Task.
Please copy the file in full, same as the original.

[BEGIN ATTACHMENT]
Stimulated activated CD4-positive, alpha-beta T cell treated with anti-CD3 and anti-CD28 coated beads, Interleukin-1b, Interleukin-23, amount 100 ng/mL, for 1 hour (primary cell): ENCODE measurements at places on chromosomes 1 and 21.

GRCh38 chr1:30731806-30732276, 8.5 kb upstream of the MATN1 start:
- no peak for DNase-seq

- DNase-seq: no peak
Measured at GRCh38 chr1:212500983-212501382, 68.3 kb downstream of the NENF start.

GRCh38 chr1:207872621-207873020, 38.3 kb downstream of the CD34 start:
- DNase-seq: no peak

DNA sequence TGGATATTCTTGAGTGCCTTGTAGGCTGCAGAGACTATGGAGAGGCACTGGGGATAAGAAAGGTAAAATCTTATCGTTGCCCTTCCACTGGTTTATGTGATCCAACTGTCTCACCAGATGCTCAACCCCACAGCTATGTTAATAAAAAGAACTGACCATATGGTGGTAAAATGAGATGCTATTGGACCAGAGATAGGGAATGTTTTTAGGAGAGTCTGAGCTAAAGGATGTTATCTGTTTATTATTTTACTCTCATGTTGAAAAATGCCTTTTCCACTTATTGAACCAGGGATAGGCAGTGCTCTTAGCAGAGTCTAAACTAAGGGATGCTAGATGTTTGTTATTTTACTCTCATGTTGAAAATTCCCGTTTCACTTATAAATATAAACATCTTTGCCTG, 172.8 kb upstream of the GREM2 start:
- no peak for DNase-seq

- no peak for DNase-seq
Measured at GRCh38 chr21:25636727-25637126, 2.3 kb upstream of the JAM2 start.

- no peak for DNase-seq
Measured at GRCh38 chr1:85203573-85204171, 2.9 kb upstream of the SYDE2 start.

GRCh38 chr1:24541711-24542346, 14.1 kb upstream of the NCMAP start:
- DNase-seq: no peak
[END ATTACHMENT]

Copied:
Stimulated activated CD4-positive, alpha-beta T cell treated with anti-CD3 and anti-CD28 coated beads, Interleukin-1b, Interleukin-23, amount 100 ng/mL, for 1 hour (primary cell): ENCODE measurements at places on chromosomes 1 and 21.

GRCh38 chr1:30731806-30732276, 8.5 kb upstream of the MATN1 start:
- no peak for DNase-seq

- DNase-seq: no peak
Measured at GRCh38 chr1:212500983-212501382, 68.3 kb downstream of the NENF start.

GRCh38 chr1:207872621-207873020, 38.3 kb downstream of the CD34 start:
- DNase-seq: no peak

DNA sequence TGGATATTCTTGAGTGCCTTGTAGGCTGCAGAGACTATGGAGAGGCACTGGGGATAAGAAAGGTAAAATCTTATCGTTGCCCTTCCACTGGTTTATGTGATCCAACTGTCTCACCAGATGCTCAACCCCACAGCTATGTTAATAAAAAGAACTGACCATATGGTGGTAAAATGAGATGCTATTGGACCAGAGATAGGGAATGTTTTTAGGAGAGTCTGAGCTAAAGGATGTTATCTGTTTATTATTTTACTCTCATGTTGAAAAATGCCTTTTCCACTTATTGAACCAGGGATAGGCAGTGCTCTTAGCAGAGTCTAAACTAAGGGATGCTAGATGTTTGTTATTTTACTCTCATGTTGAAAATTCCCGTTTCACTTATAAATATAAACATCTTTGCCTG, 172.8 kb upstream of the GREM2 start:
- no peak for DNase-seq

- no peak for DNase-seq
Measured at GRCh38 chr21:25636727-25637126, 2.3 kb upstream of the JAM2 start.

- no peak for DNase-seq
Measured at GRCh38 chr1:85203573-85204171, 2.9 kb upstream of the SYDE2 start.

GRCh38 chr1:24541711-24542346, 14.1 kb upstream of the NCMAP start:
- DNase-seq: no peak